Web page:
From a user’s perspective, Watters says, .NET apps are a first-class citizen in PCF. Native service discovery, health management, scaling, and deployment tools work identically for all supported languages and frameworks. However, Spring Cloud services won’t work with .NET apps, and operators can’t use the release management tool BOSH to deploy the necessary Windows Server 2012 host servers. Watters expressed confidence that these gaps will close over time.

Docker dominates the modern discussion about platforms and microservices, and Pivotal joined in by adding (beta) support for running Docker containers within PCF environments. Pivotal described the basics of how this works.

Docker applications can now leverage the built in Pivotal Cloud Foundry platform capabilities, such as scheduling, health management, load balancing, enterprise identity, logging, and multi-cloud support. Now in beta, native Docker image support is made possible by the new elastic runtime and makes Pivotal Cloud Foundry the most advanced container management system on the market today. Customers can deploy applications to Pivotal Cloud Foundry based on Docker images from public, secure registries such as Docker Hub.

Watters told InfoQ that when developers push apps to PCF, they can include a link to a registry location to pull the Docker image and deploy it to the platform. However, Watters is clear that “Docker support” doesn’t mean that developers can pull together a random set of Docker images, stateful or otherwise, start them up, and magically get orchestration and management. For example, it’s not possible to deploy the official Cassandra Docker image and expose it to PCF as a service that developers bind to their apps. Rather, Watters says that Pivotal sees developers building Docker images from their continuous integration processes. PCF support for Docker is catering to that particular scenario. It’s about offering an alternate mechanism for deploying code versus becoming a generic Docker orchestration engine.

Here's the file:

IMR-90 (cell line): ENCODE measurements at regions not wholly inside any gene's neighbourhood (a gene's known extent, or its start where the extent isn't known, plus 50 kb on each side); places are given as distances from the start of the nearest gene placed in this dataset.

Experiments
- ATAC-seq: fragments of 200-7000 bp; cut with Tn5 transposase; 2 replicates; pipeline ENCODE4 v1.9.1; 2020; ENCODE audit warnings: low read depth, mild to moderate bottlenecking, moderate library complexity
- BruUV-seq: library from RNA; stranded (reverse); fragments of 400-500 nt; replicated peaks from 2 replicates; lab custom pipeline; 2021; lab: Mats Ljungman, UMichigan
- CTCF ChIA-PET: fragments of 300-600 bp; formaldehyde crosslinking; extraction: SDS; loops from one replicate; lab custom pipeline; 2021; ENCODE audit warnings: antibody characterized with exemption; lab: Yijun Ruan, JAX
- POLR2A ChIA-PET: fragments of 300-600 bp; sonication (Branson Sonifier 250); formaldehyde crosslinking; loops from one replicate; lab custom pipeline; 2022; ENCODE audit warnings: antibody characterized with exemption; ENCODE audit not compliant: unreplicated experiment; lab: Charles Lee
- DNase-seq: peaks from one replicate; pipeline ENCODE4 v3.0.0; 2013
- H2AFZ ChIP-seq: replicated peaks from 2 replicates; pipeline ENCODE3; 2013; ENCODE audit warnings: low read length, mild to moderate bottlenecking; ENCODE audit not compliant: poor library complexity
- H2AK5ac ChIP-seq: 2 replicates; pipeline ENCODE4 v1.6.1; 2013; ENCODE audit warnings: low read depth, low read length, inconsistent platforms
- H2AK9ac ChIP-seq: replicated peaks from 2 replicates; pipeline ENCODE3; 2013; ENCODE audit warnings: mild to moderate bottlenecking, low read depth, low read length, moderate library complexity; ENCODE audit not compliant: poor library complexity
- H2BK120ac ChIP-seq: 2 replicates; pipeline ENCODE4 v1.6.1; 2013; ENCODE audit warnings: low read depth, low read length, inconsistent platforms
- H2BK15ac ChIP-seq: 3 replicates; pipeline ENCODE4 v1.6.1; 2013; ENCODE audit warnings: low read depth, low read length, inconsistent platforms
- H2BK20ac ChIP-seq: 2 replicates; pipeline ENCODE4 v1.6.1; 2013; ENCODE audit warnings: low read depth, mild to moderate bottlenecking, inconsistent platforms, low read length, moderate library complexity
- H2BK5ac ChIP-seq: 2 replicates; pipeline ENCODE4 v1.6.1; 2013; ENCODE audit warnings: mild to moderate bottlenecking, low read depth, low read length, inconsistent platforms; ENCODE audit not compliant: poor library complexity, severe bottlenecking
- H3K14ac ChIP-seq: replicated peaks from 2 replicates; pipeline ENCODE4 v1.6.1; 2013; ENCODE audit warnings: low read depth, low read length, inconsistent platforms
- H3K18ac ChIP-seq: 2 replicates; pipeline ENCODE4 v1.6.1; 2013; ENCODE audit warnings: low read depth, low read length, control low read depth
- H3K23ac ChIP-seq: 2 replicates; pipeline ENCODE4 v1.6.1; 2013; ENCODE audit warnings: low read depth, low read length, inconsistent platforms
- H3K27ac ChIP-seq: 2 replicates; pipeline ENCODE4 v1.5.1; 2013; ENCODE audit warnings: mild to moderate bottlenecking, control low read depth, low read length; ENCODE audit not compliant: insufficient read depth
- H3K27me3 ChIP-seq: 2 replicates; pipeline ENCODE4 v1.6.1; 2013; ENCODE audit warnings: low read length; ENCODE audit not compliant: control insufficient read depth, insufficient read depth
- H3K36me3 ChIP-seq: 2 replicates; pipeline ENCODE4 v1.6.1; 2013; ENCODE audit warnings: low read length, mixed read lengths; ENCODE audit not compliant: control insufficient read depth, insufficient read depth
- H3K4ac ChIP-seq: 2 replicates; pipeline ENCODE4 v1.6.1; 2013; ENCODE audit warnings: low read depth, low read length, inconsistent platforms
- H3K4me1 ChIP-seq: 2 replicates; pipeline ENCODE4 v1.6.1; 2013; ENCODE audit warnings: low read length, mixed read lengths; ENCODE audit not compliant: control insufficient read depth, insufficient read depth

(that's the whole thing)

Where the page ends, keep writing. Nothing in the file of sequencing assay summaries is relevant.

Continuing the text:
Pivotal also added some built-in application lifecycle management tools to PCF. Specifically, Pivotal partnered with established vendors to introduce turnkey continuous integration/deployment capabilities.

Building upon the popular software project management tool, Pivotal Tracker, customers can integrate platform-managed versions of GitLab source code repository, CloudBees Jenkins continuous integration, and JFrog Artifactory binary artifact management. By providing the building blocks of a modern application delivery toolchain, Pivotal Cloud Foundry empowers software organizations to build and deploy microservices and Cloud Native applications with confidence and speed.

GitHub is the home of many important open source projects, but isn’t actually open source itself. Pivotal’s new partnership with GitLab is exciting to Watters who likes seeing a strong OSS source control service that accepts pull requests as a way to get desired features.

Who does Pivotal see as their toughest competition? According to Watters, that distinction belongs to AWS. Cloud customers often believe that AWS itself is enough. Watters says that there wouldn’t even be the concept of cloud-native apps without Amazon, but “people need more than just Amazon to be successful.” Watters believes that some of Pivotal’s best customers are those who first tried to creates platforms themselves, but then asked “what’s the right thing to do for my organization?”

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SSL / TLS? by Daniel Gredler

Glad to see the platform improving. I've been using Pivotal Cloud Foundry for over a year now, and have been pretty happy. However, I'm a bit disappointed that PCF's TLS options continue to lag behind those of other Cloud Foundry offerings like IBM Bluemix and Anynines.